While this is a big life example, the more I thought about it, the more this one realization holds true for everything. Whether it is a smaller daily moment or a large career-defining moment like the one I described.  It gets me through the tough times and it inspires me for what the future holds.  As those that know me will be aware, I often talk about the relationship between mindset and behaviors.  Well, there are a couple of behaviors that stemmed from this realization that I practice today, one of which is being open to what could come.

What does that mean?  Well, firstly, I say yes to things.  However, this has some very important caveats:  

  • I try and say yes to the right yes’s and no to the things that do not align to meaning.  
  • I say yes to new experiences and ideas. Even if they may be outside of my norm, or if sometimes, I don’t really know why it fits but I feel it is meaningful, I trust that it will become clear.  
  • I remain flexible. If new information comes to light that means the decision is no longer right for me, then I change course.

Secondly, when things get tough, I look back and remember what I have learned along the way.  For example, I remember one distinct project early in my career where I had no idea how I was going to achieve the goal…none at all.  I didn’t even know where to start.  I remember sitting there and staring at the screen as if it were yesterday.  It seemed so big and overwhelming.  But, somehow, I figured it out.  I remember this whenever I get stuck on thinking, “how on earth am I going to do that?!”

To say these are challenging times is an understatement, but remembering the tools you have from experiences past, and remembering that as you grow through “handling this” you will be ready for whatever the world throws at you in the future, is something not to forget.  It can be helpful to spend some time thinking about:

  • The moments that brought you here
  • What tools, strengths, and skills you have picked up along the way and how they can be applied to your current situation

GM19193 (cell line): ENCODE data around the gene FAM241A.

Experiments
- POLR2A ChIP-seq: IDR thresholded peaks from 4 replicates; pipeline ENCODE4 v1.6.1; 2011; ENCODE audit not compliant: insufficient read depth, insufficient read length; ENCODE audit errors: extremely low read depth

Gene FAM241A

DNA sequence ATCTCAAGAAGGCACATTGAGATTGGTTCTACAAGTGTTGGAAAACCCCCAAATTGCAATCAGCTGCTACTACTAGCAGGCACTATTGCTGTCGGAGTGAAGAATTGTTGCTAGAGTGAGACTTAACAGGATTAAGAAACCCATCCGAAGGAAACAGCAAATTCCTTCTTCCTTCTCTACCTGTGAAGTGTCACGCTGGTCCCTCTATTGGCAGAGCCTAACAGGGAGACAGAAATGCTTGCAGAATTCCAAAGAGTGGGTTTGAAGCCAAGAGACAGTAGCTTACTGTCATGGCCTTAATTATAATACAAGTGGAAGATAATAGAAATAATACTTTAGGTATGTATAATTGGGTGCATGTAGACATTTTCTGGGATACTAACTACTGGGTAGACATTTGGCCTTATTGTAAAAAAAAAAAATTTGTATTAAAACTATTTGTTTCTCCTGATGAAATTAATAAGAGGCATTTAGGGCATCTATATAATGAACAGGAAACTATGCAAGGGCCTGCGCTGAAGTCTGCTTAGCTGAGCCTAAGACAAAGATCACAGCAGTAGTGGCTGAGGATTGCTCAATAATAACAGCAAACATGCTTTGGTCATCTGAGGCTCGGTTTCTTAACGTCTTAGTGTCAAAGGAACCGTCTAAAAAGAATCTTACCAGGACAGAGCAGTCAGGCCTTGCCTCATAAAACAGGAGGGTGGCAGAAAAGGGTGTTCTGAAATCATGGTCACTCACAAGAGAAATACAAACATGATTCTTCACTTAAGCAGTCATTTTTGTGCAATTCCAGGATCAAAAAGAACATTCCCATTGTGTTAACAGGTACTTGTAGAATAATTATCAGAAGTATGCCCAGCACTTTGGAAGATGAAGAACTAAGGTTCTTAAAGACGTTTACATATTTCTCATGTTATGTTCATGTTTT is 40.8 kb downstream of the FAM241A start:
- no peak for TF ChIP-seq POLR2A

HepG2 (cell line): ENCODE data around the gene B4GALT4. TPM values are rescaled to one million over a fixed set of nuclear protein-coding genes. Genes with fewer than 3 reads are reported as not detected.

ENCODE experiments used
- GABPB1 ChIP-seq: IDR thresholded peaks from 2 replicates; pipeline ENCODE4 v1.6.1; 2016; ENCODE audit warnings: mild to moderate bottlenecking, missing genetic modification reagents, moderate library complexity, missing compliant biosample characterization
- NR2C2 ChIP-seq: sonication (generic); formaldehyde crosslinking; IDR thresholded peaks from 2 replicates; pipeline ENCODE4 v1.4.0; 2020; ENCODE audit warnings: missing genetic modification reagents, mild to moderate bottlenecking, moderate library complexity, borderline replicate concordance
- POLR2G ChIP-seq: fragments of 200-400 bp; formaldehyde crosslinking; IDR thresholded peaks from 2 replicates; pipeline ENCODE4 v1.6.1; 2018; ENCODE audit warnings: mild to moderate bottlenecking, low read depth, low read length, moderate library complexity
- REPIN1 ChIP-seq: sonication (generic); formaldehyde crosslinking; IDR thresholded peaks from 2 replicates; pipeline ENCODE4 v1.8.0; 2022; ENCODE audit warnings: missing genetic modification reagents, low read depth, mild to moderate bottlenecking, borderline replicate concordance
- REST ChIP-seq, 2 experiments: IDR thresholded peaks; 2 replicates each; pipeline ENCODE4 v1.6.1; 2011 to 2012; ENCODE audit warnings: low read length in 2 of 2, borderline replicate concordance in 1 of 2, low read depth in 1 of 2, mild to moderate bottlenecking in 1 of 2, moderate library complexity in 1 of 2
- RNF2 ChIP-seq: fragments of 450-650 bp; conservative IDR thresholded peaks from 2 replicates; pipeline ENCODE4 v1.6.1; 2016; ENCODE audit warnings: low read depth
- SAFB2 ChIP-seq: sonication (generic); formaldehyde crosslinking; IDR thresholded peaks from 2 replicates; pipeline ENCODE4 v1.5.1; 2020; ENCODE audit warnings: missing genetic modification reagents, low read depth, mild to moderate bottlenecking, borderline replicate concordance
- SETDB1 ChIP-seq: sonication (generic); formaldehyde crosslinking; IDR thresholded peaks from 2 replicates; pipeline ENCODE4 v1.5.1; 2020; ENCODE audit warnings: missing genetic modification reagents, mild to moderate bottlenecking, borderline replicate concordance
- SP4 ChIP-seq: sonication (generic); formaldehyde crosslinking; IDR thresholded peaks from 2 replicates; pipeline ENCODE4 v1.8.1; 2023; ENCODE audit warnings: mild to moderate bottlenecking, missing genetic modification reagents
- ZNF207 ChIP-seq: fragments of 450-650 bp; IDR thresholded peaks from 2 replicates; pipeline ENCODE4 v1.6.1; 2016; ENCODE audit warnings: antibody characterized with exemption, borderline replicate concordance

• What you are currently learning about yourself and how you are evolving, through these difficult times, that makes you stronger or better than before
  • What you will take with you into the future even when this passes

You may just learn something about yourself, or, at the very least, have some fun joining the dots!


  • Sarah Deane

    Founder of JoinTheMEvolution.com

    Sarah Deane is the creator and founder of MEvolution (www.JoinTheMEvolution.com).  As an innovator working at the intersection of behavioral and cognitive science and A.I, Sarah is focused on helping people and organizations relinquish their blockers, restore their energy, reclaim their mental capacity, and redefine their potential.   Her company, MEvolution, makes living life at full capacity a reality, for everybody.  Her breakthrough assessment reveals what is draining a person and creates a personalized roadmap to train the brain to unlock and better manage capacity. Sarah holds a Master of Engineering in Computer Science and A.I., and she has been recognized across the industry, winning the Human Resources Today MVP Awards in the Leadership Development, Analytics, and “What’s Next in HR” categories, featured in IDC's Peerscape, and has been featured at conferences and events such as SXSW, Gartner, HRWest, America’s Women Leadership Conference and Executive Presence for Women at Stanford, as well as platforms such as the Huffington Post, CIO Magazine, Next Concept HR Magazine, Training Industry, Thrive Global, Business2Community and more.